Franchisor Training and Support
Virtually every franchise system offers a training program to new franchisees. This is vital because there’s a good chance that the franchisee will be new to the industry. Only about a quarter of the franchise systems require previous experience. These are predominantly in businesses that require a very specialized knowledge or skill, for example, optical products and services, accounting and tax services, real estate services and some restaurant systems. In any case, getting trained in the particulars of the franchisor’s system is essential.
The franchise agreement should spell out all initial and continuing training obligations of the franchisor in detail. You should also query the franchisor about the following:
- Is previous or related experience necessary to operate the franchise?
- Is training optional, recommended, or mandatory?
- What is the nature and extent of the training?
- What are the costs, and who is responsible for paying? Do these costs include classroom training, lodging, meals, and transportation?
- Where are the training facilities?
- Is the training of employees included in any training cost charge?
- Will there be a continuing training program
- Will there be additionally accessible training materials like videos or webinars?
- Is start-up assistance provided for pre-opening and for a time after opening?
In our survey of franchisees, all said they had attended a training program of one kind or another. Training ranges in time from two to three days all the way up to eight weeks or more. The longer stints are associated with those businesses that require a specialized skill or technical training or one of the very standardized fast-food operations. The average training time is one to two weeks. The trend is to extend the training period across the board. Apparently, franchisors have listened to their franchisees who complained of too short a training period.
For example, Larry Gambino, a Priority Management franchise (management skills program) was trained over eight years ago at company headquarters in Vancouver, BC. He recalls that it was adequate then, but says the training program is now much improved. He also benefits from the new on-going training, which is led by regional coaches. They meet with franchisees once a month to help keep them on track and maintain a focus on building the business.
FranchiseHelp analysts recently spoke to two franchisees, both in the auto aftermarket business. Their comments on the two respective training programs illustrate potential problem areas. One franchisee said, "I've been in the automotive business for thirty years, so I knew what I was getting into. But the training is pretty good; they've changed it to be more office-oriented than shop-oriented. An owner doesn't have to know how to change brake pads. If the owner can't do it, he will have to find someone who can."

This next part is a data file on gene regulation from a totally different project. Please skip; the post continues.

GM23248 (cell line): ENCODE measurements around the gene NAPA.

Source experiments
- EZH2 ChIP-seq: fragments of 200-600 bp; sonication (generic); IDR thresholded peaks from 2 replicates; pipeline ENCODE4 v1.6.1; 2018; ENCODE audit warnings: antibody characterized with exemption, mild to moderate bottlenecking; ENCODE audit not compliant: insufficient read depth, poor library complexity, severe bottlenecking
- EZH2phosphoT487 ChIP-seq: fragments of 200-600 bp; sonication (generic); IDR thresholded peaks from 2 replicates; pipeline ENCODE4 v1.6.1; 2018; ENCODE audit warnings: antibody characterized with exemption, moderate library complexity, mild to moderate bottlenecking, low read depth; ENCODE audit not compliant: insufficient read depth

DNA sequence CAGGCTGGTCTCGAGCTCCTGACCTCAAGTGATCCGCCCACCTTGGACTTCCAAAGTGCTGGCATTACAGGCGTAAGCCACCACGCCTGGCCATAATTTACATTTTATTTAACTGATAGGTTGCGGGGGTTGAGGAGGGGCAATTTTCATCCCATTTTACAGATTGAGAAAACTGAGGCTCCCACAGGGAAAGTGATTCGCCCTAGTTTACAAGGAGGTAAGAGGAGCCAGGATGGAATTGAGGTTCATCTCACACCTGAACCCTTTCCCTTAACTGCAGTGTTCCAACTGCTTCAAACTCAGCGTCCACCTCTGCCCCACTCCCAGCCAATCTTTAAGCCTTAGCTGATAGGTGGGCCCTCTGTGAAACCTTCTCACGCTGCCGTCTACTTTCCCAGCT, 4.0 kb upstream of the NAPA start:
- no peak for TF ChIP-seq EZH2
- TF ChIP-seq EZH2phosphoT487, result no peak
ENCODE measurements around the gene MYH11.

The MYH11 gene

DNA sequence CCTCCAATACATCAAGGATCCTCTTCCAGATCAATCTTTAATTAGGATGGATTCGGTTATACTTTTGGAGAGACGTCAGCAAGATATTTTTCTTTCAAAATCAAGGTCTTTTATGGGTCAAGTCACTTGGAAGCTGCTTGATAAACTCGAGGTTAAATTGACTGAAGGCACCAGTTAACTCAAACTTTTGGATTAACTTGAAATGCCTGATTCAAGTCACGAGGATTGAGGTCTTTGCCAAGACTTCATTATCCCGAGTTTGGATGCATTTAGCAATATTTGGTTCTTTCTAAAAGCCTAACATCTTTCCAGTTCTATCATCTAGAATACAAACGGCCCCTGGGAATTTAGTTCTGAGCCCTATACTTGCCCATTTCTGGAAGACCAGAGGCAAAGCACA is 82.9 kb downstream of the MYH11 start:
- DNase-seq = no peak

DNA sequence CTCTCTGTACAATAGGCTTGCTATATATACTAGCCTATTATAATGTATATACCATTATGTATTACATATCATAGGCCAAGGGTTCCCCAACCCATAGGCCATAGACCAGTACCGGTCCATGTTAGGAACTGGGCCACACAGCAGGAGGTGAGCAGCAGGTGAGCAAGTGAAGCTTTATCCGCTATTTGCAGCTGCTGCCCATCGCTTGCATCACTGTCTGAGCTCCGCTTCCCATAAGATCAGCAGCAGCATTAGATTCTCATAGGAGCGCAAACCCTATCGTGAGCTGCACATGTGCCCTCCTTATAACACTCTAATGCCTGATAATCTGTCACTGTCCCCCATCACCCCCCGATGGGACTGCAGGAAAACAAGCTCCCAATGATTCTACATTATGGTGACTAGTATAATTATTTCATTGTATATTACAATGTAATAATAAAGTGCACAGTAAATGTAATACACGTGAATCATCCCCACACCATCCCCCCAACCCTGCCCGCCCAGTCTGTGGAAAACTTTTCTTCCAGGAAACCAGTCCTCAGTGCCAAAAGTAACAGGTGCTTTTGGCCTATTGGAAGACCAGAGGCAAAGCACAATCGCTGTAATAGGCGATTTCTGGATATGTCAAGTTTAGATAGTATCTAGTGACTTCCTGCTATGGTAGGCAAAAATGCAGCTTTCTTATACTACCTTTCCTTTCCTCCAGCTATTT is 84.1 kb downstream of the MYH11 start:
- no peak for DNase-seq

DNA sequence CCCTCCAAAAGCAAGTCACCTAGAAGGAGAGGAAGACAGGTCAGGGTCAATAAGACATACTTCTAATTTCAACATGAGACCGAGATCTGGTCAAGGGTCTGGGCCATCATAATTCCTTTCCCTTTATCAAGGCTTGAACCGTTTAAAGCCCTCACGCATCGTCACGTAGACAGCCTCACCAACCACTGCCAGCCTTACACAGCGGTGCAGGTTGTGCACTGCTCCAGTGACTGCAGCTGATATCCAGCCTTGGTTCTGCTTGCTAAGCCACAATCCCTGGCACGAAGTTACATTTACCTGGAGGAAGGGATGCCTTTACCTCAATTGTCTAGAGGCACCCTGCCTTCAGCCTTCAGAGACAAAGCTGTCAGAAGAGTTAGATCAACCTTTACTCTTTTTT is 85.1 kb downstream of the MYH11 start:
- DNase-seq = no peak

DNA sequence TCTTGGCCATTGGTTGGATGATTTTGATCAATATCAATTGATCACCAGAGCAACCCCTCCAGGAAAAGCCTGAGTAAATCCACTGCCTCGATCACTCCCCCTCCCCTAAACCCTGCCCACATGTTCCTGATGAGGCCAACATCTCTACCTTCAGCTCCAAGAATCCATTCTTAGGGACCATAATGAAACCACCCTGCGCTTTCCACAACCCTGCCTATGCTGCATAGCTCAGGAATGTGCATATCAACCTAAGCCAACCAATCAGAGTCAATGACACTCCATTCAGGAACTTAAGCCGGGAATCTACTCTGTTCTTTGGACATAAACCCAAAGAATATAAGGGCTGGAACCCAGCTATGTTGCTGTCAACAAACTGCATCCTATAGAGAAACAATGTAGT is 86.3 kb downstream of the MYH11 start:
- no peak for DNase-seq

The other franchisee had several complaints about his training program. He said, "The training is not as thorough as I would have liked it to be. They don't provide us with the details of the business, such as inventory. Their aim is to bring in business people, not transmission people, and then they want us to sell parts, but don't tell us how to organize that part of the business."
The majority of franchisors include the cost of training for the purchaser, and usually one or two employees in the initial fee. There's less consensus regarding room, board and transportation, but, in general, franchisees pay these expenses out of their own pockets.
The classroom training sessions are usually held at the corporate headquarters. In polling franchisees, most assert that they could have used more training in administration, especially in the computer systems. In addition to the classroom sessions, many franchisees also get on-the-job training held at company-owned units or other franchisee units. This experience may be followed by on-site training and support, with most systems sending one or two company representatives to help franchisees through the early stages of their openings.
Jeff Grayson, a Pizzeria Uno franchisee, had lots of prior experience in the restaurant business, but even so, Grayson says, "I trained up in Framingham, Massachusetts, for eight weeks, and it was well worth it. You're responsible for 50-100 employees. The first restaurant opening is very tough, but subsequent stores are easier because then you can mix in some experienced employees with the new ones."
Buying into a new franchise system is likely to be a totally different experence. Ken Wisotzky was the first My Favorite Muffin (retail muffins) franchisee, with only one company-owned store opened. There was no formal training program set up, so Ken got his training by working at the company store for a little over a week. The major problem, according to Wisotzky, was "that it seemed like a very easy operation," but he didn't realize then that the location had a relatively low-volume business. When he opened his own business, he found that he had more than double the number of customers. This meant he immediately needed additional employees and he also had to change some operational techniques to compensate for the greater volume of business.
On the positive end, the training program can pay some unexpected dividends. Take the experience of George Colgate, a VR Business Brokers (sales of small businesses) franchisee. Colgate trained for two weeks in the training center in Dallas. The first week he learned about business brokerage, and the second week concentrated on office management. As part of the training, new franchisees are put out on the street and have to make a cold call to see how it feels. This experience actually got George's business off to a great start. During training, he managed to list a business and to sell a business.